But because those with social anxiety can become preoccupied with how they come across to others, they tend to worry excessively about how they’ll be judged online, Pavkovic explained. As a result, people with social anxiety tend to be passive users of social media ― meaning they’ll observe rather than post.

“They’ll scroll through others’ profiles and photos without leaving comments or posting content of their own, and seem to prefer private communication through social media, such as through direct messages,” she said. 

Many are familiar with FOMO — fear of missing out — but for those with social anxiety, the feeling can be he
martin-dm via Getty Images
Many are familiar with FOMO — fear of missing out — but for those with social anxiety, the feeling can be heightened.

Pakovic explained that these online connections don’t replace the benefits of offline friendships, though.

“Even virtual connections still require some level of back-and-forth,” Pakovic explained, “and given what we know about social media usage by individuals with social anxiety, they may not provide enough of that in order to form strong enough virtual friendships.”

“Science leaves us with no doubt that human beings require direct, live, face-to-face connections with other human beings in order to grow and develop to our full potential,” she said.

Research suggests that high social media use might prevent people from pursuing face-to-face interaction. Thomas Rodebaugh, a researcher at Washington University in St. Louis who focuses on social anxiety disorder, explained, “Some of our data shows that people spend time online as a way of avoiding interactions they might have otherwise.” Pursuing those interactions, he said, is key to overcoming feelings of anxiety around social interaction.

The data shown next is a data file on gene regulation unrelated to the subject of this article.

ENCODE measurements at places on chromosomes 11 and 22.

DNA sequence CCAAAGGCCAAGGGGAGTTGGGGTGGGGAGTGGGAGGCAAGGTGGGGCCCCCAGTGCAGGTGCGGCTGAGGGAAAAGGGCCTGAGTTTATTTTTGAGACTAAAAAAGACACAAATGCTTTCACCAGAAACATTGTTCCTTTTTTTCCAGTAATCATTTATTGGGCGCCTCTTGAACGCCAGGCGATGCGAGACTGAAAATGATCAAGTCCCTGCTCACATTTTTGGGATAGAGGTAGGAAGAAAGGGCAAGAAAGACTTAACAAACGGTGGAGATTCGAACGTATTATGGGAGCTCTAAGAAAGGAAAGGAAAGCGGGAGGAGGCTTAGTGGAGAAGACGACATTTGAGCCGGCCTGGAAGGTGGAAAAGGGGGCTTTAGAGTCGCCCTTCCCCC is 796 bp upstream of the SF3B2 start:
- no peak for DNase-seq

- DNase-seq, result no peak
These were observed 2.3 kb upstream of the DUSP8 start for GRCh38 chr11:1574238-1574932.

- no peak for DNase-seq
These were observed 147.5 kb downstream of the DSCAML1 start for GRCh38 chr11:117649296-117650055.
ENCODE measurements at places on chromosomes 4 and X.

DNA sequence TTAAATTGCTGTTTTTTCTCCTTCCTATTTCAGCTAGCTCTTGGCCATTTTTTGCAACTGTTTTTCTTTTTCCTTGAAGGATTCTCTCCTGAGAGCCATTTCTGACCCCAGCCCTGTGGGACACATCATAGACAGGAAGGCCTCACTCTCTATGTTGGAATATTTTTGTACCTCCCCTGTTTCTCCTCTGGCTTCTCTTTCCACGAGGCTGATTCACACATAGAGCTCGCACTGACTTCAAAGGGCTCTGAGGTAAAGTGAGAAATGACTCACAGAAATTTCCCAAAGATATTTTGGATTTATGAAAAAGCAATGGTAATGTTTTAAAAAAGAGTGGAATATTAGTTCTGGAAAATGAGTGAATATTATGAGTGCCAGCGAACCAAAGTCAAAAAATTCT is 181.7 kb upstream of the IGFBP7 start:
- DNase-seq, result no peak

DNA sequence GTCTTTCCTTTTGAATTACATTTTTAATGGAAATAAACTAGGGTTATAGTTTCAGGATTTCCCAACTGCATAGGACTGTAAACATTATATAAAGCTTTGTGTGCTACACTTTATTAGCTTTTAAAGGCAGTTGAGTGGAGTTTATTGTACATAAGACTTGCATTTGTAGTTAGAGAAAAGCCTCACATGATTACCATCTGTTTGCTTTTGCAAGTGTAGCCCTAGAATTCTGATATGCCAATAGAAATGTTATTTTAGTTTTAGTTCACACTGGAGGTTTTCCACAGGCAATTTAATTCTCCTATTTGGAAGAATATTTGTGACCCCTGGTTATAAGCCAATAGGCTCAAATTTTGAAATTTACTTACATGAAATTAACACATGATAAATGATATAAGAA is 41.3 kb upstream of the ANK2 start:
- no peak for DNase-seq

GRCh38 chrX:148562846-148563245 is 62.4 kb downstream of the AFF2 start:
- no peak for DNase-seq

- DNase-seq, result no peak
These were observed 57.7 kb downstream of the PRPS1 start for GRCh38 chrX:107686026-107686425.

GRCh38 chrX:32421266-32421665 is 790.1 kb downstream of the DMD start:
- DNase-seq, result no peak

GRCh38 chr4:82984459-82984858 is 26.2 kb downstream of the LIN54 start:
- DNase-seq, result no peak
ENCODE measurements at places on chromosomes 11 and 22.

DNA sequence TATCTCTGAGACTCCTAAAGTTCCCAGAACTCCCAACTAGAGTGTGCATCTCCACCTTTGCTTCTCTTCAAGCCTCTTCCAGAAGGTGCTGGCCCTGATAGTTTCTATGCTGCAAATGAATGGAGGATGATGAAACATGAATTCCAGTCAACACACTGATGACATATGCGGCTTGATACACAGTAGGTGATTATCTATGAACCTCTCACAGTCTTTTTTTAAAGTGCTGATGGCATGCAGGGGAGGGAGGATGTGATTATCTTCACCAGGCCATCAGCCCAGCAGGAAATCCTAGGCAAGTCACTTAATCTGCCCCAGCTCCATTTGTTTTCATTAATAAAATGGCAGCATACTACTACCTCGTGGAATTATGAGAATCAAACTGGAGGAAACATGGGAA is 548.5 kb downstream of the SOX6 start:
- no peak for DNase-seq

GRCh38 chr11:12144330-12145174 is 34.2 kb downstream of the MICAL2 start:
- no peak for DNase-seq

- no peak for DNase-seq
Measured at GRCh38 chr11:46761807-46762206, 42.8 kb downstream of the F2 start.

Finally, social media can make people with social anxiety feel even more left out. While we all experience FOMO ― or “fear of missing out” ― those with social anxiety can feel it to an extreme.

Jenna Salerno, a content writer for a technology company who also has social anxiety, says that in the past she spent too much time on social media and became overly focused on comparing her life to others’.

Looking at friends who are out on a Friday night while I’m in bed scrolling through my news feed alone didn’t make me feel like I was living,” she said.

She’s now using social media less and less. “I find spending time with people in my real life is more important than watching from the sidelines,” Salerno said.

Wiercyski’s advice for others dealing with social anxiety in a technology-centric world: “Like most things in life, the basic rule is, if it’s not making you feel better, or you find it’s all you can think about, it’s time to take a break,” she said.

If you realize you’re feeling worse after using social media, or you simply don’t like how much time you’re spending on it, those are red flags you might want to cut back, Rodebaugh said. But know that reducing your social media dependency (just like quitting sugar, alcohol, or cigarettes) is not an easy task, Pavkovic said.